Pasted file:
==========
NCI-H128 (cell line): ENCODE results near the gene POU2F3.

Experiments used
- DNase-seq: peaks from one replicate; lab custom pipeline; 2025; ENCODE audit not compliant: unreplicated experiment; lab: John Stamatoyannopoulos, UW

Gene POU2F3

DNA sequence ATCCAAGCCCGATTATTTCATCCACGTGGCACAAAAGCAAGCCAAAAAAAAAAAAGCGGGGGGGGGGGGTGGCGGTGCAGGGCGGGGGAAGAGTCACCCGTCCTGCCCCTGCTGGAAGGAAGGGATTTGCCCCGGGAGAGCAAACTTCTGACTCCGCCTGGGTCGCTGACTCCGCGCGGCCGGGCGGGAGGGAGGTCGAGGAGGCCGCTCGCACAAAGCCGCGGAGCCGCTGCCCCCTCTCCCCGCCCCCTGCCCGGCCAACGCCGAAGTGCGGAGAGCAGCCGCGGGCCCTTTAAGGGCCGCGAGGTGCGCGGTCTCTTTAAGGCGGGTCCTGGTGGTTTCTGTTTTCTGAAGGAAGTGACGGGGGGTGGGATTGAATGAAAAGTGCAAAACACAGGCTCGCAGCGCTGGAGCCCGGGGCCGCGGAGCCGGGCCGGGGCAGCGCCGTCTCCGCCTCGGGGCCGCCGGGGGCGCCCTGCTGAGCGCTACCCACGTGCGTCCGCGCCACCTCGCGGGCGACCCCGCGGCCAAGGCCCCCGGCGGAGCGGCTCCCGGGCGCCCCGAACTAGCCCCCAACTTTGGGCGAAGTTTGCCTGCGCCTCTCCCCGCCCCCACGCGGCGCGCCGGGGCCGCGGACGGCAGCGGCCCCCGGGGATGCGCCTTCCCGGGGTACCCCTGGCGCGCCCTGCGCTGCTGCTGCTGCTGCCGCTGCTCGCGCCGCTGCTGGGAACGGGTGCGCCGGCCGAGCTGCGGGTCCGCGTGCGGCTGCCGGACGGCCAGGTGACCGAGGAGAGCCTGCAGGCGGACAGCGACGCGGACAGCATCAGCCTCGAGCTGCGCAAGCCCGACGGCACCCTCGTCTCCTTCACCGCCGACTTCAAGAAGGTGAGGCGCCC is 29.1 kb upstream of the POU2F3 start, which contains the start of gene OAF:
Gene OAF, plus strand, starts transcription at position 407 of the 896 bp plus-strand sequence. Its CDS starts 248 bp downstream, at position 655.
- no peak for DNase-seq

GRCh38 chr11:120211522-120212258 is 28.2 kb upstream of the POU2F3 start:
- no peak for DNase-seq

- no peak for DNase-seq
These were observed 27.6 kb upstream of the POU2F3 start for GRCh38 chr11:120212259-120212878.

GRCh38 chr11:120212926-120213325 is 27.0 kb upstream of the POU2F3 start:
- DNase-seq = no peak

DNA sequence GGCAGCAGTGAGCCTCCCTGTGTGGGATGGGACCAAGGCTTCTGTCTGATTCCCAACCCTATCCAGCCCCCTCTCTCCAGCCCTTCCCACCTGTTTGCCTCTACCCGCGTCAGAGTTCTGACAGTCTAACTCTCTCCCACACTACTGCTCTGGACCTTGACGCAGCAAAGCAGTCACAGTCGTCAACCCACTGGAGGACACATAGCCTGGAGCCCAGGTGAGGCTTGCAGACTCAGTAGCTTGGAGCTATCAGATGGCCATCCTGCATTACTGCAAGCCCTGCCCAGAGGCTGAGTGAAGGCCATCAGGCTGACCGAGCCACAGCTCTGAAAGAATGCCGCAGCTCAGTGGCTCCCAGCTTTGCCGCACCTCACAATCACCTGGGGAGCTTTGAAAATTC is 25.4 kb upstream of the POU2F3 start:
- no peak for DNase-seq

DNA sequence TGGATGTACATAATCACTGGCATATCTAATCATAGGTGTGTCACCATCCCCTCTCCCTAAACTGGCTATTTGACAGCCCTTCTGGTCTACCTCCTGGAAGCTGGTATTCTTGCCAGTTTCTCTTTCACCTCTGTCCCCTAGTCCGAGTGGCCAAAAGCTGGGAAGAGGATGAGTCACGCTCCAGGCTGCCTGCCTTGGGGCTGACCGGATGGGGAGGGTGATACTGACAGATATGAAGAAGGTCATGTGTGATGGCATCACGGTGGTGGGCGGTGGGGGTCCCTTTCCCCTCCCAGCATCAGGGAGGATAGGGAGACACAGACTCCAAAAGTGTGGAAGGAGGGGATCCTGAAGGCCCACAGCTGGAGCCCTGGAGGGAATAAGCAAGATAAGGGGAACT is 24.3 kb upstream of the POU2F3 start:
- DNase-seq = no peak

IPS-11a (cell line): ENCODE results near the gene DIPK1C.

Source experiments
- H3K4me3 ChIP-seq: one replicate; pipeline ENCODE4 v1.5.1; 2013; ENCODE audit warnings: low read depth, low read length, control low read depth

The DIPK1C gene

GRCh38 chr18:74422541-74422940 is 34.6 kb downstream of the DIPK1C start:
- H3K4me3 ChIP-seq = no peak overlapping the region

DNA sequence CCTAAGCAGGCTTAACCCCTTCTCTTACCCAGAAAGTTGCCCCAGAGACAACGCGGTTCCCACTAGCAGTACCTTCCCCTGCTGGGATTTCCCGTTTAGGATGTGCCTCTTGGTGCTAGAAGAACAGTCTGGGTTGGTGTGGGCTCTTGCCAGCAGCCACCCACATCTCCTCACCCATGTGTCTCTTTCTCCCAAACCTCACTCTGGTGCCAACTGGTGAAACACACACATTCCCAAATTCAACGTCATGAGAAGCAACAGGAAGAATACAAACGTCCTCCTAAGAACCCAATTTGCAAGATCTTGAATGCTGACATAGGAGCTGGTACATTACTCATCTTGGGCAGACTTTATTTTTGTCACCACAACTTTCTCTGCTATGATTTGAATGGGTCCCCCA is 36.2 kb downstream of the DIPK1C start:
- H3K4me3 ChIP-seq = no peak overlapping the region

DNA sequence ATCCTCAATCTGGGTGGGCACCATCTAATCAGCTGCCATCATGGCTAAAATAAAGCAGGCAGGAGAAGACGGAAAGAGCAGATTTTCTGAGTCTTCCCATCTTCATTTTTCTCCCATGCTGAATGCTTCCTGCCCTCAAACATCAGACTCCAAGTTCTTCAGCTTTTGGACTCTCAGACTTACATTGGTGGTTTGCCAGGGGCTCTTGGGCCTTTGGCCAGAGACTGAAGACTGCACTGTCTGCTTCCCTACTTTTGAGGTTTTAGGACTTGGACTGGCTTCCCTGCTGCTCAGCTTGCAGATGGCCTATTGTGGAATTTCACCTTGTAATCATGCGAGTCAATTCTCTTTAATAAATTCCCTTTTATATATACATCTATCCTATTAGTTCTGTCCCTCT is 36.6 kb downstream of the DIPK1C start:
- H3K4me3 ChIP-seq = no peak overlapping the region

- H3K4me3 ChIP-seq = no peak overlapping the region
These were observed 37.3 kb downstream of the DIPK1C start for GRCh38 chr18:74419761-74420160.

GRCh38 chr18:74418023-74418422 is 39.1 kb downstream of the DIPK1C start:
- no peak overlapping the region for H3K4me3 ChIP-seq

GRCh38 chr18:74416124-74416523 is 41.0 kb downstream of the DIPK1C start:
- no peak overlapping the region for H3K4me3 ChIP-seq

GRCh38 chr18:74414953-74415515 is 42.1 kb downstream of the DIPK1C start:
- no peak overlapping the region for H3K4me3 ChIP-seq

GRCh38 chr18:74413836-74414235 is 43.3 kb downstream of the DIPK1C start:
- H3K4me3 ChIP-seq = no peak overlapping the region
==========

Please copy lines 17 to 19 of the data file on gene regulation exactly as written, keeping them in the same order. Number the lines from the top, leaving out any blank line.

- DNase-seq = no peak

IPS-11a (cell line): ENCODE results near the gene DIPK1C.

Source experiments